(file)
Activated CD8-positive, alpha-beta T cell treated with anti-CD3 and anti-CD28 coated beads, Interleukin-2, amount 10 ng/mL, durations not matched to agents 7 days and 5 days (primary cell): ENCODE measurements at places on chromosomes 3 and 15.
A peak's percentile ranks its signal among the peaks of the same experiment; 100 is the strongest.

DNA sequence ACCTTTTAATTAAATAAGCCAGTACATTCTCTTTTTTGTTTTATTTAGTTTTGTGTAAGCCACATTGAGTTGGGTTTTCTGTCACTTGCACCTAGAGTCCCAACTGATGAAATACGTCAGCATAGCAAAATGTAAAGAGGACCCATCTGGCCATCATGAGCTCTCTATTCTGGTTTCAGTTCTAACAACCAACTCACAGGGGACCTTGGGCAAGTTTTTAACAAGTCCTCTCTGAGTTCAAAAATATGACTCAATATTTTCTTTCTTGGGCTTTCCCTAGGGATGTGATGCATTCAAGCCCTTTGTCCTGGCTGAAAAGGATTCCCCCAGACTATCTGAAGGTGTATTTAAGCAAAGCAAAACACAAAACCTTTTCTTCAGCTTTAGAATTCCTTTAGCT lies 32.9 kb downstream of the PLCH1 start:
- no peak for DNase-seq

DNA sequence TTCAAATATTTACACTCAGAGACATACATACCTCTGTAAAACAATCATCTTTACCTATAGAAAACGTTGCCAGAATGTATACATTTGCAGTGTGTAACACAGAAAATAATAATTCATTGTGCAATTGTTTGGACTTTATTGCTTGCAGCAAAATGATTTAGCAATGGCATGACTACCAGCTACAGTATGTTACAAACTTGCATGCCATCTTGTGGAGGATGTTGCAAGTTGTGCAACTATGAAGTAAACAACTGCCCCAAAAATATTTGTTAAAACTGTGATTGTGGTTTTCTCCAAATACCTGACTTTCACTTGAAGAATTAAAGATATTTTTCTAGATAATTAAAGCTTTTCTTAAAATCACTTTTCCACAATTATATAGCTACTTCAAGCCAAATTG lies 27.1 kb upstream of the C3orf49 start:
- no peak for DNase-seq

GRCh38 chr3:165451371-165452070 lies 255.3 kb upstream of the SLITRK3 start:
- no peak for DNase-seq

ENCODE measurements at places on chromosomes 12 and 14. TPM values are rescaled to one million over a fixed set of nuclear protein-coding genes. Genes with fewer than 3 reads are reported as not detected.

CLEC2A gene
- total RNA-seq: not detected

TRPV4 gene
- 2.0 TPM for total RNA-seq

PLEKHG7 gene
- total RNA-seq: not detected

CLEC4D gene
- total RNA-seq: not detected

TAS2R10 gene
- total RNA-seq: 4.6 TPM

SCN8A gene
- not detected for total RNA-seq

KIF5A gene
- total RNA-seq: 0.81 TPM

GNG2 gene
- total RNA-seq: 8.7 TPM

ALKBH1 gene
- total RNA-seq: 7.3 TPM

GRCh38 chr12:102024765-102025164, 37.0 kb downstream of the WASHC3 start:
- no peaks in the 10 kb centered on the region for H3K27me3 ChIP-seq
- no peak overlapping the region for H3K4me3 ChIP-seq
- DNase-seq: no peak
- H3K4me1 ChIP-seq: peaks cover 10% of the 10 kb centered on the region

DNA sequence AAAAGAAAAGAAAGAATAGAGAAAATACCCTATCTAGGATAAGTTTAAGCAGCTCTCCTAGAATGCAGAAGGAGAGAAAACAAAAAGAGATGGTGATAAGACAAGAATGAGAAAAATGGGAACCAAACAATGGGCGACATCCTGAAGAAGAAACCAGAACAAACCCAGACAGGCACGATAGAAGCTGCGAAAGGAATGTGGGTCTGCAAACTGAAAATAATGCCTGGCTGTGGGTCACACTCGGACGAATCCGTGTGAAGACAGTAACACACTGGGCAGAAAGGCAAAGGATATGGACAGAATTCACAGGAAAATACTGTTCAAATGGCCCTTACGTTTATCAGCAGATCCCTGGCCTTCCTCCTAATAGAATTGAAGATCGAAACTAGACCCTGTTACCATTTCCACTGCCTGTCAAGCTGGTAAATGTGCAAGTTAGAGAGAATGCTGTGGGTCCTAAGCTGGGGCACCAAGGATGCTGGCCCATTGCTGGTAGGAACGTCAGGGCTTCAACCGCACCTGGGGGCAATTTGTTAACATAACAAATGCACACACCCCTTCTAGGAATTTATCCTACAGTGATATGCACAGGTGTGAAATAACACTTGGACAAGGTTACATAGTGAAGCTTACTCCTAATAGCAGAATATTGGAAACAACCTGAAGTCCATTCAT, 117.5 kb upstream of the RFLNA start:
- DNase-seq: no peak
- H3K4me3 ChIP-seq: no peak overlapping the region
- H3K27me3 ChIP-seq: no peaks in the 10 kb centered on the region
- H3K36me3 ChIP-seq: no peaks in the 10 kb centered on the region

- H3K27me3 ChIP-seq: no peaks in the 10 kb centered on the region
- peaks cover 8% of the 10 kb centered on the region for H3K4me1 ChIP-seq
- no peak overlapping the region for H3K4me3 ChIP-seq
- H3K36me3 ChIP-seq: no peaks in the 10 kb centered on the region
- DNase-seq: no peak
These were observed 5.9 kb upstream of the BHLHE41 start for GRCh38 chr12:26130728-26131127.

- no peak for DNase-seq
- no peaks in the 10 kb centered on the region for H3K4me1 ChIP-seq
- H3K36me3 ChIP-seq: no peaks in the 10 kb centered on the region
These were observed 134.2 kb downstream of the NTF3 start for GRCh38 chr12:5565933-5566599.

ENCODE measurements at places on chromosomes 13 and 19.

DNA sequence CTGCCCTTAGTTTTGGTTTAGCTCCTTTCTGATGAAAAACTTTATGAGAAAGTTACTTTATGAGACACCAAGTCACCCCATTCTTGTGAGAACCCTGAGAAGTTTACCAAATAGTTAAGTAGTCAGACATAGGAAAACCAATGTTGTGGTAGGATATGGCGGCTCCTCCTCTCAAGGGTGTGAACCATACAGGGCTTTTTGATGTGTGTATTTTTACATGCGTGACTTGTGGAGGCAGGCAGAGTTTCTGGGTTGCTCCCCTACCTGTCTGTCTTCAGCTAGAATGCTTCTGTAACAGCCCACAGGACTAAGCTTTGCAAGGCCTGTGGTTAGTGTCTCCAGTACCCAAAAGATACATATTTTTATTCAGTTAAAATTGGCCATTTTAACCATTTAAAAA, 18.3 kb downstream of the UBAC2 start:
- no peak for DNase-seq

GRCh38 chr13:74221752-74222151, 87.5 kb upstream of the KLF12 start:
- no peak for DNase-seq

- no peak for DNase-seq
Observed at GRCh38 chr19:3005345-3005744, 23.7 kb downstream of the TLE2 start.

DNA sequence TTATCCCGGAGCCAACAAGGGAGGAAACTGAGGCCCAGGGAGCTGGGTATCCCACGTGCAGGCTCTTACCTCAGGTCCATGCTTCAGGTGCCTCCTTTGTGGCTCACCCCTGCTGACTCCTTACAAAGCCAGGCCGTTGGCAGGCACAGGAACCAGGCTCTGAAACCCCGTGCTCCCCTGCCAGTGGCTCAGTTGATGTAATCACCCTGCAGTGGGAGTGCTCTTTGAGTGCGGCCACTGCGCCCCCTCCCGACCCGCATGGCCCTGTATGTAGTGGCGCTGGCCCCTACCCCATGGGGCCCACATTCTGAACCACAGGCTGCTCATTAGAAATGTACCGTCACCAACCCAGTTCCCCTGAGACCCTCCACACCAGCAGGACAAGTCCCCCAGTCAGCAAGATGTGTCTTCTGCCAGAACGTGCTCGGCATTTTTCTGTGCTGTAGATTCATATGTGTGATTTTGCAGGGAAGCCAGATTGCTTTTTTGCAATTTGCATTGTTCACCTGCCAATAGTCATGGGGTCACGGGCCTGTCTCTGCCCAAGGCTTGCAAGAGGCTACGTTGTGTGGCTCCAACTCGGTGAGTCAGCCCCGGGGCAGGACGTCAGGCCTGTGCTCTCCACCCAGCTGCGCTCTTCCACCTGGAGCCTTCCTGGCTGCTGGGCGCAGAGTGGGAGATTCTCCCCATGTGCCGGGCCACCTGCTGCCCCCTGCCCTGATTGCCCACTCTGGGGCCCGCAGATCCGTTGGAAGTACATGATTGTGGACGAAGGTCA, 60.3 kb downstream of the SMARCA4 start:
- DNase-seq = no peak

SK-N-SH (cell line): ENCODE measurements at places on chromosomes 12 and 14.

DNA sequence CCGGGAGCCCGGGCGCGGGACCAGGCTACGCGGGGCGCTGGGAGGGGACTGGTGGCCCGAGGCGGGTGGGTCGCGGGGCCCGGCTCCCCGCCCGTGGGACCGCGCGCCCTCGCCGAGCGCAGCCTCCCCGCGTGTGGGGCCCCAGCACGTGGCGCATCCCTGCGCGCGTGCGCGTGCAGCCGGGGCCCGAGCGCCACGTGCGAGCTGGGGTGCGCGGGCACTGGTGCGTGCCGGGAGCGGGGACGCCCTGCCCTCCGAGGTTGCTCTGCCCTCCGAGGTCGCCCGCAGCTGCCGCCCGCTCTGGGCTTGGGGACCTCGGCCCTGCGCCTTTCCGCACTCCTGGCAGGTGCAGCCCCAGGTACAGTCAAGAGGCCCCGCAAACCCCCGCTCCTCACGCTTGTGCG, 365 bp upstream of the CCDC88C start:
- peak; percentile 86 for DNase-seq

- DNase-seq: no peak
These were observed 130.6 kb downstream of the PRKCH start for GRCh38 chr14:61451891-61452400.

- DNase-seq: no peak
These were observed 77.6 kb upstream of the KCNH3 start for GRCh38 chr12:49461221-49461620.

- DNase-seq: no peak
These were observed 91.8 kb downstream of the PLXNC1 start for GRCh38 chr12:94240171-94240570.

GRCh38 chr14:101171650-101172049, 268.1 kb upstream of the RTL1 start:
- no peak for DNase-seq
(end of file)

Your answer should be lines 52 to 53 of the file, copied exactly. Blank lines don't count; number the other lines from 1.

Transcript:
- no peak for DNase-seq

- no peak for DNase-seq